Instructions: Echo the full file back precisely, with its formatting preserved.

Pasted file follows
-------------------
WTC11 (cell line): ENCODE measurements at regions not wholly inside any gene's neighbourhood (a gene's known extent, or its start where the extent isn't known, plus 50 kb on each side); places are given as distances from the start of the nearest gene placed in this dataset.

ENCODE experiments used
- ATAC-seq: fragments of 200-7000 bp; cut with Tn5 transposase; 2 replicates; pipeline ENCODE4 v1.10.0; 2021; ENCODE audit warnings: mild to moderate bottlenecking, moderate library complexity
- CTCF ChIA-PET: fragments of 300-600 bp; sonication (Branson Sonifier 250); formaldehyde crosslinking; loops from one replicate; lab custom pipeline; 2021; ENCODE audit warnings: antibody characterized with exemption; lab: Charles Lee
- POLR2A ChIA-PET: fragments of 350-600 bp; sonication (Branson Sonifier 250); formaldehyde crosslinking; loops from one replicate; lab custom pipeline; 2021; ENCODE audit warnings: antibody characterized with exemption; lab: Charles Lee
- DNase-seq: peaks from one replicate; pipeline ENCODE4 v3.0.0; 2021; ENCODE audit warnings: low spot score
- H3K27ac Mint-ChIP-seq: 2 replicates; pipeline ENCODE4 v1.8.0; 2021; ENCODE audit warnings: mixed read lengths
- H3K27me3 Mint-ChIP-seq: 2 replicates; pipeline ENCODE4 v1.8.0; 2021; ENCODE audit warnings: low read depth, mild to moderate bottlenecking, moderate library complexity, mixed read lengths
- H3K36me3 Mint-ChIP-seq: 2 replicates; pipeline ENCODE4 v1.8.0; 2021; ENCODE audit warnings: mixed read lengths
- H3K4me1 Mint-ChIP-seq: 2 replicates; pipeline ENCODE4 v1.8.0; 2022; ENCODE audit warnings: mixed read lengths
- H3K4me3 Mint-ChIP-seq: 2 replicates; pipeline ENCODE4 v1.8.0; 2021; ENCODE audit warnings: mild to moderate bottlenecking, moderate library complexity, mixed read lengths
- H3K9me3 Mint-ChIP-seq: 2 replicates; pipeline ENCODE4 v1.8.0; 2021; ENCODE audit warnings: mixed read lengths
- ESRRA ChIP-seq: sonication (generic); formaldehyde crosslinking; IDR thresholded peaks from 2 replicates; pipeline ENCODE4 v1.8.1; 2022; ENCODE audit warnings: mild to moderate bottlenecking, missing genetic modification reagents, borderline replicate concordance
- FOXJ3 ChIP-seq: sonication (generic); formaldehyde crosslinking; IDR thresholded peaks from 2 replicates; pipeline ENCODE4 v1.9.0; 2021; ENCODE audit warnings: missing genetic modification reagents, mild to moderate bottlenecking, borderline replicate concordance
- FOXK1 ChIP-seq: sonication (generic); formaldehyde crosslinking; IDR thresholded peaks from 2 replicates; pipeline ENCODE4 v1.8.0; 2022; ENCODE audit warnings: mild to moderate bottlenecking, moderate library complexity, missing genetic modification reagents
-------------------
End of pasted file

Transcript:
WTC11 (cell line): ENCODE measurements at regions not wholly inside any gene's neighbourhood (a gene's known extent, or its start where the extent isn't known, plus 50 kb on each side); places are given as distances from the start of the nearest gene placed in this dataset.

ENCODE experiments used
- ATAC-seq: fragments of 200-7000 bp; cut with Tn5 transposase; 2 replicates; pipeline ENCODE4 v1.10.0; 2021; ENCODE audit warnings: mild to moderate bottlenecking, moderate library complexity
- CTCF ChIA-PET: fragments of 300-600 bp; sonication (Branson Sonifier 250); formaldehyde crosslinking; loops from one replicate; lab custom pipeline; 2021; ENCODE audit warnings: antibody characterized with exemption; lab: Charles Lee
- POLR2A ChIA-PET: fragments of 350-600 bp; sonication (Branson Sonifier 250); formaldehyde crosslinking; loops from one replicate; lab custom pipeline; 2021; ENCODE audit warnings: antibody characterized with exemption; lab: Charles Lee
- DNase-seq: peaks from one replicate; pipeline ENCODE4 v3.0.0; 2021; ENCODE audit warnings: low spot score
- H3K27ac Mint-ChIP-seq: 2 replicates; pipeline ENCODE4 v1.8.0; 2021; ENCODE audit warnings: mixed read lengths
- H3K27me3 Mint-ChIP-seq: 2 replicates; pipeline ENCODE4 v1.8.0; 2021; ENCODE audit warnings: low read depth, mild to moderate bottlenecking, moderate library complexity, mixed read lengths
- H3K36me3 Mint-ChIP-seq: 2 replicates; pipeline ENCODE4 v1.8.0; 2021; ENCODE audit warnings: mixed read lengths
- H3K4me1 Mint-ChIP-seq: 2 replicates; pipeline ENCODE4 v1.8.0; 2022; ENCODE audit warnings: mixed read lengths
- H3K4me3 Mint-ChIP-seq: 2 replicates; pipeline ENCODE4 v1.8.0; 2021; ENCODE audit warnings: mild to moderate bottlenecking, moderate library complexity, mixed read lengths
- H3K9me3 Mint-ChIP-seq: 2 replicates; pipeline ENCODE4 v1.8.0; 2021; ENCODE audit warnings: mixed read lengths
- ESRRA ChIP-seq: sonication (generic); formaldehyde crosslinking; IDR thresholded peaks from 2 replicates; pipeline ENCODE4 v1.8.1; 2022; ENCODE audit warnings: mild to moderate bottlenecking, missing genetic modification reagents, borderline replicate concordance
- FOXJ3 ChIP-seq: sonication (generic); formaldehyde crosslinking; IDR thresholded peaks from 2 replicates; pipeline ENCODE4 v1.9.0; 2021; ENCODE audit warnings: missing genetic modification reagents, mild to moderate bottlenecking, borderline replicate concordance
- FOXK1 ChIP-seq: sonication (generic); formaldehyde crosslinking; IDR thresholded peaks from 2 replicates; pipeline ENCODE4 v1.8.0; 2022; ENCODE audit warnings: mild to moderate bottlenecking, moderate library complexity, missing genetic modification reagents